Pytest plugin for functional testing of data analysis pipelines
pytest-pipeline is a Python3-compatible pytest plugin for functional testing of data analysis pipelines. They are usually long-running scripts or executables with multiple input and/or output files + directories.
It is meant for end-to-end testing where you test for conditions before the pipeline run and after the pipeline runs (output files, checksums, etc.).
pip install pytest-pipeline
For our example, we will use a super simple pipeline that writes a file and prints to stdout:
#!/usr/bin/env python from __future__ import print_function if __name__ == "__main__": with open("result.txt", "w") as result: result.write("42\n") print("Result computed")
At this point it’s just a simple script, but it should be enough to illustrate the plugin. Also, if you want to follow along, save the above file as run_pipeline.
With the pipeline above, here’s how your test would look like with pytest_pipeline:
import os import shutil from pytest_pipeline import PipelineRun, PipelineTest, mark, utils # one pipeline run is represented by one class that subclasses PipelineTest class TestMyPipeline(PipelineTest): # define the pipeline execution via PipelineRun objects run = PipelineRun( # the actual command to start your pipeline cmd="./run_pipeline", stdout="run.stdout", ) # before_run-marked functions will be run before the pipeline is executed @mark.before_run def test_prep_executable(self): # copy the executable to the run directory shutil.copy2("/path/to/run_pipeline", "run_pipeline") # testing if the file is executable assert os.access("run_pipeline", os.X_OK) # after_run-marked tests will only be run after pipeline execution is finished @mark.after_run(order=1) def test_result_md5(self): assert utils.file_md5sum("result.txt") == "50a2fabfdd276f573ff97ace8b11c5f4" # ordering for all tests annotated by after_run can be set manually # here we want to test the exit code first after the run is finished @mark.after_run(order=0) def test_exit_code(self): assert self.run.exit_code == 0 # we can also check the stdout that we capture as well @mark.after_run(order=2) def test_stdout(self): assert open("run.stdout", "r").read().strip() == "Result computed"
If the test above is saved as test_demo.py, you can then run the test by executing py.test -v test_demo.py. You should see that four tests were executed and all four passed.
What just happened?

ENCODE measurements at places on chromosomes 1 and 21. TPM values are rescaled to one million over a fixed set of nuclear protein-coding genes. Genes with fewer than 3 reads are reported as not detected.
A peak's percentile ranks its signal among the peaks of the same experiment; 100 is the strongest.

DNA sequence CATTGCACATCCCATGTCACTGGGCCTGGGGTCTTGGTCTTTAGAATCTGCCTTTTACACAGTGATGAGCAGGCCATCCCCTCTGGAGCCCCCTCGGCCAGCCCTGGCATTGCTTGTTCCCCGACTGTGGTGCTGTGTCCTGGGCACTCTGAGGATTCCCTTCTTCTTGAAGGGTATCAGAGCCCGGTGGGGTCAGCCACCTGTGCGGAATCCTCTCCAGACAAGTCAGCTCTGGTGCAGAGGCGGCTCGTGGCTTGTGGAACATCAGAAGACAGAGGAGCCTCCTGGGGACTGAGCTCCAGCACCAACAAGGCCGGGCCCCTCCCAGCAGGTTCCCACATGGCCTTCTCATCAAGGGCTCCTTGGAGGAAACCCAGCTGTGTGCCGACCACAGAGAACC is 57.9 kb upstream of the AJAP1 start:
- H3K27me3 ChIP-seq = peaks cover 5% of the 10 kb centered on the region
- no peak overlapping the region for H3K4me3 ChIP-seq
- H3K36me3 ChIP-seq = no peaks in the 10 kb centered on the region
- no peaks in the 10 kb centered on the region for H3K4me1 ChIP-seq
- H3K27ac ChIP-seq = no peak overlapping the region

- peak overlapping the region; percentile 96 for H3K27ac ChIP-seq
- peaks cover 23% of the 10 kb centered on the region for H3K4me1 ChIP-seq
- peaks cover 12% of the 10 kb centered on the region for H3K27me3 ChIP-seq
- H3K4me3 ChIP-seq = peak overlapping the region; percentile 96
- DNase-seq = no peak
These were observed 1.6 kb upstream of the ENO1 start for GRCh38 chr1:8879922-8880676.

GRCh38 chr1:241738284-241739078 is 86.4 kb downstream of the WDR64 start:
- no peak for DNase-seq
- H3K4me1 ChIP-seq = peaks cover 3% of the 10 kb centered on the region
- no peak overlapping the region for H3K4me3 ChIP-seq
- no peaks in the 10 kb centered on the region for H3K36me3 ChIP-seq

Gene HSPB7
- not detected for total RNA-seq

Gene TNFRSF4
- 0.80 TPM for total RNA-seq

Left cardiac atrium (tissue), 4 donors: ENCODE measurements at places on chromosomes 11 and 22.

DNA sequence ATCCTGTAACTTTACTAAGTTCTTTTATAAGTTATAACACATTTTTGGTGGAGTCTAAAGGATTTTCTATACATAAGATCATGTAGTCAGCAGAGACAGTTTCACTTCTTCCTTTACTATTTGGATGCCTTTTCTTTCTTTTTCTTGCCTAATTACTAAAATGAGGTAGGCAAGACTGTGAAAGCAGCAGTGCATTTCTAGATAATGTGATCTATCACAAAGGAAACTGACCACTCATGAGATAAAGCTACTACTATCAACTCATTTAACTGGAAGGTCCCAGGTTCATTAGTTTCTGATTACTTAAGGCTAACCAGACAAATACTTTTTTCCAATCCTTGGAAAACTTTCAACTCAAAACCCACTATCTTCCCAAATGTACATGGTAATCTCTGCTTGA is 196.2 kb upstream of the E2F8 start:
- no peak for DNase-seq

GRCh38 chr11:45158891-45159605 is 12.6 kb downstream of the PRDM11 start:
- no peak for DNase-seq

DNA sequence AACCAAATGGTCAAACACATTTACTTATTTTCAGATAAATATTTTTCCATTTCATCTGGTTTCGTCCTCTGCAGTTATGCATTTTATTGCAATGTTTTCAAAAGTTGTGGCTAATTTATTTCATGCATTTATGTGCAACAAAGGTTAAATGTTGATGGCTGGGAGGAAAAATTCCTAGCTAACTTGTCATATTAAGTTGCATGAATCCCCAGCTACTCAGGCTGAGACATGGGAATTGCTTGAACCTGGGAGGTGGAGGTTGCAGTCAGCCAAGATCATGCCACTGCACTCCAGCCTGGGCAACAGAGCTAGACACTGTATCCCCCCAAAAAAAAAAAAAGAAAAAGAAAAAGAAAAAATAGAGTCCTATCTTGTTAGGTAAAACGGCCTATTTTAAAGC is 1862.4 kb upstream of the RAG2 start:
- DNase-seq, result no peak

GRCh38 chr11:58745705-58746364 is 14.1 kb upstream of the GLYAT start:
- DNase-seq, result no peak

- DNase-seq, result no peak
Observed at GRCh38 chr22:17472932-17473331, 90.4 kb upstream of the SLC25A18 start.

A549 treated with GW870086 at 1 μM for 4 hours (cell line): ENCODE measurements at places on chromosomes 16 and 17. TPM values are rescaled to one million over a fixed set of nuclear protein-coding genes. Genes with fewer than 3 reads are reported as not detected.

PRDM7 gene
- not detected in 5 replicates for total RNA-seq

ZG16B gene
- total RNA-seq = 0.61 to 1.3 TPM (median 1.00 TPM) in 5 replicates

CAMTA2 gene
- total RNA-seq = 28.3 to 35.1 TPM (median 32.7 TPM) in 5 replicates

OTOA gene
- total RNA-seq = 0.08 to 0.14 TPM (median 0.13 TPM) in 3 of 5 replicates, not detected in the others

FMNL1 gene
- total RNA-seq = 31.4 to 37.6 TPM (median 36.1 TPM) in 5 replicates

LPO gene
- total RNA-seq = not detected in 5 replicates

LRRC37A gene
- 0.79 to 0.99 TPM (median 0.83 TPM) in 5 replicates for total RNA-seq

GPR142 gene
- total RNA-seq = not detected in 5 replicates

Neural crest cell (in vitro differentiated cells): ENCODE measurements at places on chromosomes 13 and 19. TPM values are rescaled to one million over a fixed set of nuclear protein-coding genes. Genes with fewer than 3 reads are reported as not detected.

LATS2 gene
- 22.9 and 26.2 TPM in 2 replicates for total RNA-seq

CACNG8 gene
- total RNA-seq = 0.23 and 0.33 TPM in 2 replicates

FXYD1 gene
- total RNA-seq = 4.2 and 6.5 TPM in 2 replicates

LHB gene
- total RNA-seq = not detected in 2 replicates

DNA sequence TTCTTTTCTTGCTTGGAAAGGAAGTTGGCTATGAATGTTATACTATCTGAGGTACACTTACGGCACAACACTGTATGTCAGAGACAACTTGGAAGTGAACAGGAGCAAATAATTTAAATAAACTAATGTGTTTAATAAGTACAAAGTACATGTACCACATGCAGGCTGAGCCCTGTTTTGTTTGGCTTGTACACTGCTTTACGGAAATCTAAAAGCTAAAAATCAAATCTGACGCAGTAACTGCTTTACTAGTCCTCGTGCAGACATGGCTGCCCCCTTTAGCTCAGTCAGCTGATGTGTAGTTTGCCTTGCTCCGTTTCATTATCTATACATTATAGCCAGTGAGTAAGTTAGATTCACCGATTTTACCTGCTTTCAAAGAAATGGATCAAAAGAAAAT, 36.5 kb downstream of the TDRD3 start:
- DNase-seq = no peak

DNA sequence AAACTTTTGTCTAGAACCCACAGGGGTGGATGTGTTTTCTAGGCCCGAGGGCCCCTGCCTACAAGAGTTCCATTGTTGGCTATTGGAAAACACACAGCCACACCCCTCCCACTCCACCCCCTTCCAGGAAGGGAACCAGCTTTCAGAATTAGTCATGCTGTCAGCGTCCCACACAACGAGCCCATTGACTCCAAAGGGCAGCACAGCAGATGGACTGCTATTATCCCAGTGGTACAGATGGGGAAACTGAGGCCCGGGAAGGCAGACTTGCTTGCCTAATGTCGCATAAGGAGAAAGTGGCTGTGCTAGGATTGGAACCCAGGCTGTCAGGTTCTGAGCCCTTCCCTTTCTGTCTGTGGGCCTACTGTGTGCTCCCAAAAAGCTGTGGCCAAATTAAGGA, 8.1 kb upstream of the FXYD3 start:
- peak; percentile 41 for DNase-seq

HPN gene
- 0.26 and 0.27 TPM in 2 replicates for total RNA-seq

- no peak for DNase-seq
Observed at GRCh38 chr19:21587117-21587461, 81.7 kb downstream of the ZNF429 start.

You just executed your first pipeline test. The plugin itself gives you:
- Test directory creation (one class gets one directory). By default, testdirectories are all created in the /tmp/pipeline_test directory. You can tweak this location by supplying the --base-pipeline-dir command line flag.
- Automatic execution of the pipeline. No need to import subprocess, just define the command via the PipelineRun object. We optionally captured the standard output to a file called run.stdout as well. For long running pipelines, you can also supply a timeout argument which limits how long the pipeline process can run.
- Test ordering. Pipelines by definition are simply series of commands executed subsequently. The plugin allows you to also order your tests accordingly via the before_run and after_run decorators. In the code above, we first test for the exit code before testing the output files. Using the command line flag --xfail-pipeline, if the first test after the pipeline run fails then the rest will be marked as failed immediately.
And since this is a py.test plugin, test discovery and execution is done via py.test.
Getting + giving help
Please use the issue tracker to report bugs or feature requests. You can always fork and submit a pull request as well.
Download the file for your platform. If you're not sure which to choose, learn more about installing packages.
|Filename, size & hash SHA256 hash help||File type||Python version||Upload date|
|pytest_pipeline-0.1.0-py2.py3-none-any.whl (11.4 kB) Copy SHA256 hash SHA256||Wheel||2.7||Aug 25, 2014|
|pytest-pipeline-0.1.0.tar.gz (16.9 kB) Copy SHA256 hash SHA256||Source||None||Aug 25, 2014|